|By James Arraj. 128pp, paper, $10. Printed copies are available. Copyright 1991 James Arraj.
"It would, I think, be fair to characterize the present state of scholarly relations between Jungian psychology and theology as chaotic," wrote James Heisig, in introducing his thorough bibliographical essay, "Jung and Theology". He continued, "If one takes the trouble to study the shelves of books and the reams of articles that have appeared on the subject, one is consistently left with the impression of an adventuresome, potentially fruitful and perhaps even revolutionary inter-disciplinary project that has somehow failed to make a presentable case for itself."
Even though Heisig's work covered the literature through August 1972, and progress has been made since then, his words are still uncomfortably accurate. The shelves of books and the reams of articles have multiplied, yet the foundations for a Jung-Christian dialogue are not firmly in place, and its promise has not been realized.
PART I examines the basic positions that have emerged during the course of the discussions and debates between Jung's psychology and Christianity. They range from an identification of the Christian life with Jung's archetypes and the process of individuation to an outright rejection of his psychology as a threat to it. In contrast to these extremes a genuinely interactive approach holds the most promise for the future.
PART II looks at the relationship between Jung's psychology and the philosophical psychology of Thomas Aquinas.
PART III examines the impact that Jungian psychology could have on a theology smart enough not to accept Jung's comments on the Trinity as theology, but daring enough to use his psychology to explore how revelation is effected by being received into an archetypically conditioned psyche.
PART IV touches on how Jung's psychology could meet the great need the Church has for a viable empirical psychology which could be employed in the field of Christian spirituality.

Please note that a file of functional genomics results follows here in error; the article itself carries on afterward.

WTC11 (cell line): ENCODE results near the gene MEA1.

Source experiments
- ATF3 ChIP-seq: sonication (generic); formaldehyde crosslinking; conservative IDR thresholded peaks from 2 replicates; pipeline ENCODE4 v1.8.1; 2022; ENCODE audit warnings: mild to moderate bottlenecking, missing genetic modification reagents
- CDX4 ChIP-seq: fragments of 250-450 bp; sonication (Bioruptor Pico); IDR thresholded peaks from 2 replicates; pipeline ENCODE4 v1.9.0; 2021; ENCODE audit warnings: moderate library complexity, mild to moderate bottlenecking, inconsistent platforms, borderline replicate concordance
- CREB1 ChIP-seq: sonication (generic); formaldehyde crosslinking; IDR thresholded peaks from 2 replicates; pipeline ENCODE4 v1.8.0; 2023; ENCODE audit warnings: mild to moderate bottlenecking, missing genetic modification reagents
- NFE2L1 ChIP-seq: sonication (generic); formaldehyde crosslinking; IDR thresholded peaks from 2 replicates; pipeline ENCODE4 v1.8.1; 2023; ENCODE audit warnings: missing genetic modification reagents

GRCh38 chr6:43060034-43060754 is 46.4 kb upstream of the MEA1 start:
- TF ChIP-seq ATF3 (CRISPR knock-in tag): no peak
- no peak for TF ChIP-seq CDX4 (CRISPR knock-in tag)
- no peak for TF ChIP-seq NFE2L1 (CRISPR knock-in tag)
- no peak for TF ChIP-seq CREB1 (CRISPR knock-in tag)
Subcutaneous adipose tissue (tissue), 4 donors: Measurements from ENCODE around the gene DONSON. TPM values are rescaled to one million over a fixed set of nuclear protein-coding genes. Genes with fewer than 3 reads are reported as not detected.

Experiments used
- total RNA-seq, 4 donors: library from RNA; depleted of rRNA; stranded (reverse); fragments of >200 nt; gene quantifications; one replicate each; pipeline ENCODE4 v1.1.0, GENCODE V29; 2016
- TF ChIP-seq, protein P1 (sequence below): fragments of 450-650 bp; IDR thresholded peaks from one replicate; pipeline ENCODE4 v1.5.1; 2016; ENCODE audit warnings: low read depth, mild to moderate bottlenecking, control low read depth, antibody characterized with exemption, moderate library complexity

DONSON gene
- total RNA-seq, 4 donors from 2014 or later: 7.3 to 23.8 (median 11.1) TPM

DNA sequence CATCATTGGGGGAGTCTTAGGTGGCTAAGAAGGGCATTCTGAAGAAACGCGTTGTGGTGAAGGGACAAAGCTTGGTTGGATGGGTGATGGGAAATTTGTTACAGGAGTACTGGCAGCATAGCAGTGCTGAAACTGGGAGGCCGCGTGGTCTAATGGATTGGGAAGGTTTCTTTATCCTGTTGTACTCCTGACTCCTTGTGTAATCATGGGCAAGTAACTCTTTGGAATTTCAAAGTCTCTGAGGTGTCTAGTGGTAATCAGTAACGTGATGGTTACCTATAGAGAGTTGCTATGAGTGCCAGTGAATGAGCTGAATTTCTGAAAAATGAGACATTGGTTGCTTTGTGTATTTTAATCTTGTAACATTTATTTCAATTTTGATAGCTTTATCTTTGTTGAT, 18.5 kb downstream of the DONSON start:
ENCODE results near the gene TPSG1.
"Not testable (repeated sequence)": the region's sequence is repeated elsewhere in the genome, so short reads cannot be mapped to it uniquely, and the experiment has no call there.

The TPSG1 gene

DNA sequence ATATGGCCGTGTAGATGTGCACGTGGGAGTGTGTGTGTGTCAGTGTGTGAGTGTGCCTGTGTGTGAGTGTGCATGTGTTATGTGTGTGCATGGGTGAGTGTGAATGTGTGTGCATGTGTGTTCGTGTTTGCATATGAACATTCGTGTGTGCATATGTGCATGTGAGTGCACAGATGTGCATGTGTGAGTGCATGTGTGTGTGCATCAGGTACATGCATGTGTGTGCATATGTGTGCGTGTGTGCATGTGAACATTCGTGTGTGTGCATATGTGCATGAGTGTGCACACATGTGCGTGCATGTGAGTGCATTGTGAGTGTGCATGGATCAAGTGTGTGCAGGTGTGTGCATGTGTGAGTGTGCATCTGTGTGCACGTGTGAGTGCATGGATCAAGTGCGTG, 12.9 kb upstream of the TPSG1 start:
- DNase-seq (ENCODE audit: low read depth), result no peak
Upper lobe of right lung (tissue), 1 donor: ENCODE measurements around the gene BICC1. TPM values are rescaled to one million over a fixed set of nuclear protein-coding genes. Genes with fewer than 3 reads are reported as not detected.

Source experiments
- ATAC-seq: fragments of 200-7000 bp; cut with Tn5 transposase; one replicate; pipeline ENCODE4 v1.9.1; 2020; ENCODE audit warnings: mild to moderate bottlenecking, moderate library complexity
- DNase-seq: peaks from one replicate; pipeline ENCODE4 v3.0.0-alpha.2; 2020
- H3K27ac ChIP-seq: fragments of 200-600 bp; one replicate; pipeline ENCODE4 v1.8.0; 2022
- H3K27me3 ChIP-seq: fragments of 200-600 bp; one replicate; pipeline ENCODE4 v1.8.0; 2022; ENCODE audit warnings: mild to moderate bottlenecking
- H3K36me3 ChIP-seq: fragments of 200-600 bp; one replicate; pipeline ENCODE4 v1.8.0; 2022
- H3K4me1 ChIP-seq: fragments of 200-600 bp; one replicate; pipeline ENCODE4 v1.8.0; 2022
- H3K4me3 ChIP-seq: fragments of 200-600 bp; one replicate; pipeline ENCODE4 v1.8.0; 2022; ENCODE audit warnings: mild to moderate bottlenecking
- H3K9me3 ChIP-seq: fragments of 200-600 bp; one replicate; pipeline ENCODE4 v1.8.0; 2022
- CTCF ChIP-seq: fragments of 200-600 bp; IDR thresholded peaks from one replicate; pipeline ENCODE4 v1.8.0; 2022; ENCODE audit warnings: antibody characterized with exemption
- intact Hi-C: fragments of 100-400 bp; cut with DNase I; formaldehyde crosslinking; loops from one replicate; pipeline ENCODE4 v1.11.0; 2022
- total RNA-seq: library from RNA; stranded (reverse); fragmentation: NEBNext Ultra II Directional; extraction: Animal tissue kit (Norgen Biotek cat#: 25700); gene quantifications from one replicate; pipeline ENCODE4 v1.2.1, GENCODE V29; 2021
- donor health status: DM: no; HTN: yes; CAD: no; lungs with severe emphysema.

"The author urges that the theologian study the archetypal structures of the human soul because these will not fail to influence the production and reception of dogmas... The effort of the author is interesting, honest, and conciliatory." Revue Theologique de Louvain
"The last part is a fervent plea of the author in favor of the role that Jungian psychology can play in a Church in need of a viable empirical psychology which would invigorate Christian spirituality." La Revista de Espiritualidad
"Arraj has a clear style because it is strengthened by his concrete questions.Thus, for example, in order to respond to the abstract question of the difficulty that arises between Catholic spirituality and Jungian psychology, he relates it to the personal relationship between Jung and the Dominican priest Victor White. His hypothesis, in part, is that White was bothered in the depths of his soul, in spite of his friendship with Jung, over the inability of the latter to understand that metaphysics and theology are authentic ways of knowing. Analyzing this friendly impasse, that finally ended that friendship, Arraj highlights the epistemological problems that are involved in all dialogue, including that of the two friends Jung and White. Catholic spirituality presupposes a philosophy of knowing from a Thomist origin, while the implicit philosophy of Jung has a strong Kantian idealism. This is a primary unresolved problem." Gregorianum
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